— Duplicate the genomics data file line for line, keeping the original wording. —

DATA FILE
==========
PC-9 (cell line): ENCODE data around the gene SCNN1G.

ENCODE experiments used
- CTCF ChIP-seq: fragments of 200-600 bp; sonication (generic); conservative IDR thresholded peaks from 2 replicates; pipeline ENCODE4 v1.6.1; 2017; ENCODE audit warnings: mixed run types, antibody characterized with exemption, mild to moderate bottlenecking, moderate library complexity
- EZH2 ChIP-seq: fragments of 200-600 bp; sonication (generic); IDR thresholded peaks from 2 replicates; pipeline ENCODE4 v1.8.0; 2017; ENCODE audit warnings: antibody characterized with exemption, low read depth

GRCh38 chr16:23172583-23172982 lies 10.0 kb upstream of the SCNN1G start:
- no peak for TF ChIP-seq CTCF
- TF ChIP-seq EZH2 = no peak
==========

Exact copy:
PC-9 (cell line): ENCODE data around the gene SCNN1G.

ENCODE experiments used
- CTCF ChIP-seq: fragments of 200-600 bp; sonication (generic); conservative IDR thresholded peaks from 2 replicates; pipeline ENCODE4 v1.6.1; 2017; ENCODE audit warnings: mixed run types, antibody characterized with exemption, mild to moderate bottlenecking, moderate library complexity
- EZH2 ChIP-seq: fragments of 200-600 bp; sonication (generic); IDR thresholded peaks from 2 replicates; pipeline ENCODE4 v1.8.0; 2017; ENCODE audit warnings: antibody characterized with exemption, low read depth

GRCh38 chr16:23172583-23172982 lies 10.0 kb upstream of the SCNN1G start:
- no peak for TF ChIP-seq CTCF
- TF ChIP-seq EZH2 = no peak